Friday, March 22, 2013

U.S. Supreme Court refuses to hear gold dredging/endangered species case

A 9th Circuit Court of Appeals ruling ordering the U.S. Forest Service to consult with wildlife agencies prior to granting Notices of Intent to weekend hobbyists using suction dredges to mine for gold in northern California was allowed to stand by the nation’s highest court Monday. The U.S. Supreme Court refused to hear the case, The New 49’ers, Inc., et al. v. Karuk Tribe of California. Environmental NGOs and the Karuk Indian tribe, which filed the original litigation to stop gold dredging in the Coho Salmon critical habitat in northern California called the original June decision an historic one. While the 9th Circuit Court of Appeals judge who wrote the dissenting opinion on the case--believed the 9th Circuit ruling has ramifications well beyond the weekend hobbyist miners who dredge for gold along the Klamath River. The decision “effectively shuts down the entire suction dredge mining industry in the states within our jurisdiction,” wrote Circuit Judge Milan Smith, Jr., in June 1, 2012. These states include the mining states of Arizona, Idaho, Nevada, Montana, Oregon and Washington...more

And here's the Karuk Tribe's take on the decision:

Supreme Court: ESA Trumps 1872 Mining Act

Today the Supreme Court let stand a decision from the En Banc panel of 11 judges of the federal Ninth Circuit Court of Appeals in San Francisco that essentially establishes that the Endangered Species Act (ESA) trumps the 1872 Mining Act. Recreational mining groups had filed a petition with the Supreme Court asking that they overturn the lower court decision, but the petition was denied.

"This decision is a great victory for the Karuk Tribe and everyone else who believes that federal agencies must act to protect our natural resources and fisheries," according to Buster Attebery, Chairman of the Karuk Tribe...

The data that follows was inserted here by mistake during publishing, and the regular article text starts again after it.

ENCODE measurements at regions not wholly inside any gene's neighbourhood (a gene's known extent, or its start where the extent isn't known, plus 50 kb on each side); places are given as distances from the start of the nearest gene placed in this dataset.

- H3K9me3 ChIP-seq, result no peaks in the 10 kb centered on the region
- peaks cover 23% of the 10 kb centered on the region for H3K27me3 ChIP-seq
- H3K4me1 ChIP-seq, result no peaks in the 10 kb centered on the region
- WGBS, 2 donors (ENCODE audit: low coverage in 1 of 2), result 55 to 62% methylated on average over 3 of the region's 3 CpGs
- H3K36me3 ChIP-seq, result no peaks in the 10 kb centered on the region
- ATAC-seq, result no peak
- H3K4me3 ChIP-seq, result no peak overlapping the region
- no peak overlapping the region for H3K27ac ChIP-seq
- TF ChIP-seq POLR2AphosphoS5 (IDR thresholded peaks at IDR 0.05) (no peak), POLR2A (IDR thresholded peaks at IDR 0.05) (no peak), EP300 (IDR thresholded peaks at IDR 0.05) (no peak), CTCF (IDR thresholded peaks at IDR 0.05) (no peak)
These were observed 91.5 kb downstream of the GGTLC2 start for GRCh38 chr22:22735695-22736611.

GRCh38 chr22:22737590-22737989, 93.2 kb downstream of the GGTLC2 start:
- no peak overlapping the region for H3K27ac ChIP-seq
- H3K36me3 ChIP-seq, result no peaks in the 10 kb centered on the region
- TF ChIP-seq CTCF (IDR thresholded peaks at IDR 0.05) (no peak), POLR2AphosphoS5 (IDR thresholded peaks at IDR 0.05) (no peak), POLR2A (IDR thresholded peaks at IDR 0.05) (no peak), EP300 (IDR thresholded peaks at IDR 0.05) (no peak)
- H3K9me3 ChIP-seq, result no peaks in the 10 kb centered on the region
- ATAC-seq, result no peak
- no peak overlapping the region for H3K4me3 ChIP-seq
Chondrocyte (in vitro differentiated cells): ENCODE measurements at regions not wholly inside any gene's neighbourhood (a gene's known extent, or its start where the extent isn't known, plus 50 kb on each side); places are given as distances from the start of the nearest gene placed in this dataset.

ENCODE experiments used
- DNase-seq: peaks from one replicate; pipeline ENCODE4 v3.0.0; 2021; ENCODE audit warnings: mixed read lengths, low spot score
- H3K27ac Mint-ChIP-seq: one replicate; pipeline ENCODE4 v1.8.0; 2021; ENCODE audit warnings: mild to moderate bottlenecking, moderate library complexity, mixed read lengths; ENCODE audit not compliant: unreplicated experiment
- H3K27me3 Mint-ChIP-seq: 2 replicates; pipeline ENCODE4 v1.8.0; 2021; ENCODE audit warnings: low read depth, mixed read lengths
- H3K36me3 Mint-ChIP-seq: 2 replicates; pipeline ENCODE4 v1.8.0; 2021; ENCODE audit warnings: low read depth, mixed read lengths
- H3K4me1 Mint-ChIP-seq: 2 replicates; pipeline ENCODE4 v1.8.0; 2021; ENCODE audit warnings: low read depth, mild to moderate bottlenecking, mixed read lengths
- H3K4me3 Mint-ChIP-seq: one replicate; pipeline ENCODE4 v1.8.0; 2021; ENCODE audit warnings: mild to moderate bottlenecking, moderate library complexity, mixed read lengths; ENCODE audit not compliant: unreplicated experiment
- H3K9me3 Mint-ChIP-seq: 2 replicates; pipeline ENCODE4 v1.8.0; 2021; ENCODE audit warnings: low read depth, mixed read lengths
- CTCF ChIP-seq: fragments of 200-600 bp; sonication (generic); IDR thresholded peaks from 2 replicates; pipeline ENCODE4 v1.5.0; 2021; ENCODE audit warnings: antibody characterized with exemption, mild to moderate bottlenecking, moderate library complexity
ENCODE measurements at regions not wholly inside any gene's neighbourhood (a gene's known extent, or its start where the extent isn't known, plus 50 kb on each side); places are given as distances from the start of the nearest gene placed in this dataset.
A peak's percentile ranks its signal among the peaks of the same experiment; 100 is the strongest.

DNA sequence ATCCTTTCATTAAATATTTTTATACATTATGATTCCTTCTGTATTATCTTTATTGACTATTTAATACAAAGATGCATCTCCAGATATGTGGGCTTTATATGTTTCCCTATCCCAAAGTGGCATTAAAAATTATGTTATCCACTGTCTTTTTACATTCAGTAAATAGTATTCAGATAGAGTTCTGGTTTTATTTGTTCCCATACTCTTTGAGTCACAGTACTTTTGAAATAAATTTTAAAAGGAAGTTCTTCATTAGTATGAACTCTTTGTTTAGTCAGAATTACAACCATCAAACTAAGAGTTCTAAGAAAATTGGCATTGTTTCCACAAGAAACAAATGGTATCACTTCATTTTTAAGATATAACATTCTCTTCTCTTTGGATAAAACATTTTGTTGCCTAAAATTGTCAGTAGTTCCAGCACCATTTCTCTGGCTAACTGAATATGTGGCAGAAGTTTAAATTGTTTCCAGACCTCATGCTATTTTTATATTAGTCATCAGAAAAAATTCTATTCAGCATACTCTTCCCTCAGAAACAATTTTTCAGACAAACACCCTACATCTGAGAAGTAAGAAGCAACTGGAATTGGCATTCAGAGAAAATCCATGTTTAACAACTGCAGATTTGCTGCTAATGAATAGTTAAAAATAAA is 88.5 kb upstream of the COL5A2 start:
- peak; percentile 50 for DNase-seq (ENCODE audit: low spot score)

The Appeals Court rejected that claim, concluding that: "We therefore hold that the Forest Service violated the ESA by not consulting with the appropriate wildlife agencies before approving NOIs to conduct mining activities in coho salmon critical habitat within the Klamath National Forest."

"This decision sets a major precedent across the western states," said Roger Flynn, lead attorney representing the Tribe, and the Director and Managing Attorney of the Western Mining Action Project, a Colorado-based non-profit environmental law firm specializing in mining issues in the West. "The government and miners had argued that the archaic 1872 Mining Law, which is still on the books today, overrides environmental laws such as the Endangered Species Act. The Appeals Court flatly rejected that untenable position and today the Supreme Court refused to overturn that ruling." said Flynn....

Although focused on the mining in northern California, the Forest Service's practice of failing to consider the ESA when approving smaller-scale mining projects such as suction dredging occurs throughout the West.

No comments: